Mills immediately became a fixture in St. Mary's corps of arms this spring, registering a 3.11 ERA in 22 appearances for the Gaels, mostly out of the bullpen. In Alaska, he worked as a starter and held opponents to a .177 batting average while going 7-2, 2.25. At 6-foot-6 and 175 pounds, Mills has an ideal pitcher's build and projects to possibly still add another inch or two and some good weight. He throws from a sidearm slot that takes away much of his leverage but adds terrific movement to his fastball, which ranges from 86-90 mph. This summer, Oilers catchers set up directly down the middle of the plate and allowed Mills' movement to dictate where the pitch would go. As a result, he racked up a bevy of strikeouts (42 in 48 innings) and groundouts, but also issued his fair share of free passes—32 in 48 innings—and needs to throw more first-pitch strikes to be a starter at the next level. He hides the ball well and throws across his body, making him torturous on lefthanded hitters. He was just as tough on righthanders thanks to an outstanding changeup with good fade and command, and he also mixes in a slider that began to flourish in Alaska.

5. Jon Maciel, rhp, Kenai Peninsula (So., Long Beach State)

Maciel may have been the league's most polished pitcher even though he has yet to turn 19. At Long Beach State this spring, Maciel made 17 appearances, all in relief, and struck out roughly a batter per inning while registering a 1.25 ERA. He then threw as a starter this summer and enjoyed similar success, going 3-1, 1.63 in a team-high 50 innings. His top pitch is his 88-91 mph two-seamer that had good run and sink. He also showed the makings of an impressive four-pitch mix. His slider, curve and changeup all have the potential to be average offerings, and he threw all four of his pitches for strikes. Maciel mixes them well and was lauded for his feel for pitching and competitive makeup by league managers. He has a strong, durable 6-foot-2, 200-pound frame and uses his legs efficiently when he pitches.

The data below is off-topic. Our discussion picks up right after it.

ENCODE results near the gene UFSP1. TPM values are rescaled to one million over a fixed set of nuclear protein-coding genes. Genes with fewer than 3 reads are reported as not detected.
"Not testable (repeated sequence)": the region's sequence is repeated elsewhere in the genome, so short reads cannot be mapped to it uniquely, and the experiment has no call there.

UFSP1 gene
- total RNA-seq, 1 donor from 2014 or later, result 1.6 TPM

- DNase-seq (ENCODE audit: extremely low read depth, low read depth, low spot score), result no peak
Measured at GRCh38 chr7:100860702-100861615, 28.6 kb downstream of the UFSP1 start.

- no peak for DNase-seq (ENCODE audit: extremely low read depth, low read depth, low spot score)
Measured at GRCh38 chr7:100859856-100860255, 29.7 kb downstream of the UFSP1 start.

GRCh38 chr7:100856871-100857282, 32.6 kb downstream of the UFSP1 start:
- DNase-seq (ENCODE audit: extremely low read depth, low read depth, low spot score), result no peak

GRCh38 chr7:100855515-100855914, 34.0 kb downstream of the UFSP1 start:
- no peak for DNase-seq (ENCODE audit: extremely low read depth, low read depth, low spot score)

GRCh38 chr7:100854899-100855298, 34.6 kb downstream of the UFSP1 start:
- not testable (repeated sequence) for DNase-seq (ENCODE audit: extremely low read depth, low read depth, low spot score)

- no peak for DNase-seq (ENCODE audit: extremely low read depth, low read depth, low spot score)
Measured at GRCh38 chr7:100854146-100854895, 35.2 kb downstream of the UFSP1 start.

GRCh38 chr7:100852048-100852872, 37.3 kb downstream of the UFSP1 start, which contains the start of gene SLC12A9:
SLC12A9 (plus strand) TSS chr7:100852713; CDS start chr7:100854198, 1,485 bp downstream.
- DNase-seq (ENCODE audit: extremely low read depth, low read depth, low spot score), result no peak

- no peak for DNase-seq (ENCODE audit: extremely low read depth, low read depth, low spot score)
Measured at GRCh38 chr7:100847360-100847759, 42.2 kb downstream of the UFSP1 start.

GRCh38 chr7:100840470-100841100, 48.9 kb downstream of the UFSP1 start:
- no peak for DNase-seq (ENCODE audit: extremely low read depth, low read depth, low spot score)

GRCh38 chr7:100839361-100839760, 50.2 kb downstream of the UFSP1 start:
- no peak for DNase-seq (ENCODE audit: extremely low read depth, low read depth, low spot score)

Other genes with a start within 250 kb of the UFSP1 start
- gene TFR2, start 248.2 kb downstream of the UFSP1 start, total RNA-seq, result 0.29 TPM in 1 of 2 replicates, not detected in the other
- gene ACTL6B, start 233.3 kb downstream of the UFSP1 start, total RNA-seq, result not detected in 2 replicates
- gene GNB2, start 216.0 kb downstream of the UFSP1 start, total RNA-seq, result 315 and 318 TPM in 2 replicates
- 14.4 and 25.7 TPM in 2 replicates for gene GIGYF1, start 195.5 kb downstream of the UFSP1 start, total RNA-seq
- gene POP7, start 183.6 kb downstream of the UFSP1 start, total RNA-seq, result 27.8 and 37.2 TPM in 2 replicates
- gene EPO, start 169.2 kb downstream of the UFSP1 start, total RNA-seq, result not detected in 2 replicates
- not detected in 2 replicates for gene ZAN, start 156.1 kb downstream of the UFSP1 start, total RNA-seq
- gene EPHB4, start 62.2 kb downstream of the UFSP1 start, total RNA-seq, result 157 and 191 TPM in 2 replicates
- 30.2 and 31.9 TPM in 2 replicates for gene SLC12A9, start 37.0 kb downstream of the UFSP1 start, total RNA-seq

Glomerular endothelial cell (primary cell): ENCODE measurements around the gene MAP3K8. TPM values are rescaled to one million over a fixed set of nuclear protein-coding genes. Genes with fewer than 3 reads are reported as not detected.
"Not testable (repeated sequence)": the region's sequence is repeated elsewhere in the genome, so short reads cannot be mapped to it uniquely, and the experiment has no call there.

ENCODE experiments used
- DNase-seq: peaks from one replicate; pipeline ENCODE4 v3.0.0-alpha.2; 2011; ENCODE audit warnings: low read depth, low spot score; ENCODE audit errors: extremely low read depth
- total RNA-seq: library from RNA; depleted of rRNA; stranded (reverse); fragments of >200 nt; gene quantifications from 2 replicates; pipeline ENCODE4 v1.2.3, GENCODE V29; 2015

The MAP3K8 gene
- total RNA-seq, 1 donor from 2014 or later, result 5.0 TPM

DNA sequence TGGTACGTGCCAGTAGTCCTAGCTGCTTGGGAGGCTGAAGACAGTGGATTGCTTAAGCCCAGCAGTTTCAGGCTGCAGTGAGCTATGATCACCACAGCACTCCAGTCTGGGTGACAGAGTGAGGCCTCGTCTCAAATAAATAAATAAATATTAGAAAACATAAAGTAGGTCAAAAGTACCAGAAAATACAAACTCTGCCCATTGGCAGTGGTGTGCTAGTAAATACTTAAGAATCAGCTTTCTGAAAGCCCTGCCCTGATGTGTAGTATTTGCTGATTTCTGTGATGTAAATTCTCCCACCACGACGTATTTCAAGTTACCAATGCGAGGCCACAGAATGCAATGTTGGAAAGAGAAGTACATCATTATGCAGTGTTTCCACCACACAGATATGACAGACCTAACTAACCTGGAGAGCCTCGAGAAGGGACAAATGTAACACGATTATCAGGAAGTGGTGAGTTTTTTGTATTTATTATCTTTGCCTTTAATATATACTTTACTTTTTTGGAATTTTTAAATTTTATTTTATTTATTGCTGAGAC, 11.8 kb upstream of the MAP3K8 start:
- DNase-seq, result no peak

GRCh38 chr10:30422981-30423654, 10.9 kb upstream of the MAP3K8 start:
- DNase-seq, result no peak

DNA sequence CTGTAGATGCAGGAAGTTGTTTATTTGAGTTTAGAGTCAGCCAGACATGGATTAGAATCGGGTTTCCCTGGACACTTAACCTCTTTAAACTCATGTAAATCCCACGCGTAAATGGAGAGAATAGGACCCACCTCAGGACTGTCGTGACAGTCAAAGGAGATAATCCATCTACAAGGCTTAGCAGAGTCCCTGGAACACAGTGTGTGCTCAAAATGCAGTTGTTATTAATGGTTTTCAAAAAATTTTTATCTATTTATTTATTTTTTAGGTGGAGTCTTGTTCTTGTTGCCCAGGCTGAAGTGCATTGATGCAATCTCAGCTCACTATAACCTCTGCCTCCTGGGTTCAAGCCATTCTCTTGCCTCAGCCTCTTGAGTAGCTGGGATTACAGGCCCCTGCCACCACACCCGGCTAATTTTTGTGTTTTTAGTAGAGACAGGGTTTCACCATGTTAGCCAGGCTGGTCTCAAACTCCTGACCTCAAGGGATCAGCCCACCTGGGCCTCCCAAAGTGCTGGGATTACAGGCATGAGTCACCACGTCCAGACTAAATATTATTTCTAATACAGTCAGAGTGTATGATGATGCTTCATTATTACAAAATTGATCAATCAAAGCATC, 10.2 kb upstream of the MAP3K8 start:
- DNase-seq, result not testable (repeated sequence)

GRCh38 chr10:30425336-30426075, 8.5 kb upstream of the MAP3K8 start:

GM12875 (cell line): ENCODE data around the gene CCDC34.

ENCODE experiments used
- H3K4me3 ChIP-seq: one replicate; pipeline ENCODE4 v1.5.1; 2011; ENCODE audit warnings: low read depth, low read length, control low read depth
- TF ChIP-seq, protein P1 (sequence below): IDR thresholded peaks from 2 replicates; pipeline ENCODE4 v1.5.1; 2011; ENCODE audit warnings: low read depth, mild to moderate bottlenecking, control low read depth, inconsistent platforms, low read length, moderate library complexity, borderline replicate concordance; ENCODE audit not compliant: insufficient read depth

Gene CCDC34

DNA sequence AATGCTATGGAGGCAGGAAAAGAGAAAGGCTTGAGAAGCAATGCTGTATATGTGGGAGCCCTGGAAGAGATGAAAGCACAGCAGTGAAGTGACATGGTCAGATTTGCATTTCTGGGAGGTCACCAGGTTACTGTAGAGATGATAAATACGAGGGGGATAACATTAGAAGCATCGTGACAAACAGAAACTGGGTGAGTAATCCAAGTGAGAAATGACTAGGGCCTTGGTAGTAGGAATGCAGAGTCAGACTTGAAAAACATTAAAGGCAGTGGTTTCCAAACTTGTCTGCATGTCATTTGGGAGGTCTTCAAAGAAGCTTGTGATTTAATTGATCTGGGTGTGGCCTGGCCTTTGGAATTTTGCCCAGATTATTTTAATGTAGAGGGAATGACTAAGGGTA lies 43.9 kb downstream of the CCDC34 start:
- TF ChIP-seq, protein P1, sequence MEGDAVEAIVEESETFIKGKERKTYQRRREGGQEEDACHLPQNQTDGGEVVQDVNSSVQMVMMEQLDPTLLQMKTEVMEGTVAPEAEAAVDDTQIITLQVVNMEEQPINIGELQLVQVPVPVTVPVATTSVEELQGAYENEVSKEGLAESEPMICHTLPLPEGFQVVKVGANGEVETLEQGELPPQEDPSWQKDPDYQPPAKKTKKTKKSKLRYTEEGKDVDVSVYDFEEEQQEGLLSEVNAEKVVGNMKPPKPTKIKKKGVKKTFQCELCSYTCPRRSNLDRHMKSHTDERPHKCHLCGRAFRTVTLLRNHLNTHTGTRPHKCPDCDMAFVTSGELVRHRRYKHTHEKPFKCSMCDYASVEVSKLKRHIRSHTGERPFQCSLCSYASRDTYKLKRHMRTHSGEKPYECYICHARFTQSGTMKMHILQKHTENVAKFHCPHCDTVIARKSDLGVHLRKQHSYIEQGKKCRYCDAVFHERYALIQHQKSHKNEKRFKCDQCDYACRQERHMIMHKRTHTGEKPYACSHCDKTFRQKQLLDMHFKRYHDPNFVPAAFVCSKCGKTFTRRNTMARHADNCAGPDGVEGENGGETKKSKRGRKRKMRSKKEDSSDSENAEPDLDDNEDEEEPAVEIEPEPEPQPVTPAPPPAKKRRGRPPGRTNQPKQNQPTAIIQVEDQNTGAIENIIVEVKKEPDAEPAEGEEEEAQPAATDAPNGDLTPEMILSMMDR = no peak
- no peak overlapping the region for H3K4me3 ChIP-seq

6. Tanner Rust, of/if, Kenai Peninsula (So., New Mexico State)

Rust was one of several toolsy Alaska outfielders, including Arkansas' Matt Vinson, Dallas Baptist's Boomer Collins, Kansas' Michael Suiter, and White Sox supplemental first-rounder Keenyn Walker—who played just nine games before signing and therefore didn't qualify for the list—but Rust had the best summer of the bunch despite limited time on the diamond. A former NMSU quarterback, Rust started one game behind center for the Aggies as a redshirt freshman in 2010 and also split time as the team's punter and kick returner. In the spring, he decided to dust off his bat and glove after a year away from baseball and hit .367 with two home runs in limited time. Following an impressive summer, the 6-foot-3, 215-pounder has decided to focus on baseball. A switch-hitter, Rust hit .250/.385/.372 with a team-high 12 doubles and two long balls as the Oilers' regular No. 5 hitter with more pop from the left side. Rust has an above-average arm from the outfield and looked at home patrolling right field, although he played more third base and catcher in the spring. He's still behind the curve mentally because of his time off, but his athleticism alone makes him an intriguing draft-eligible redshirt sophomore.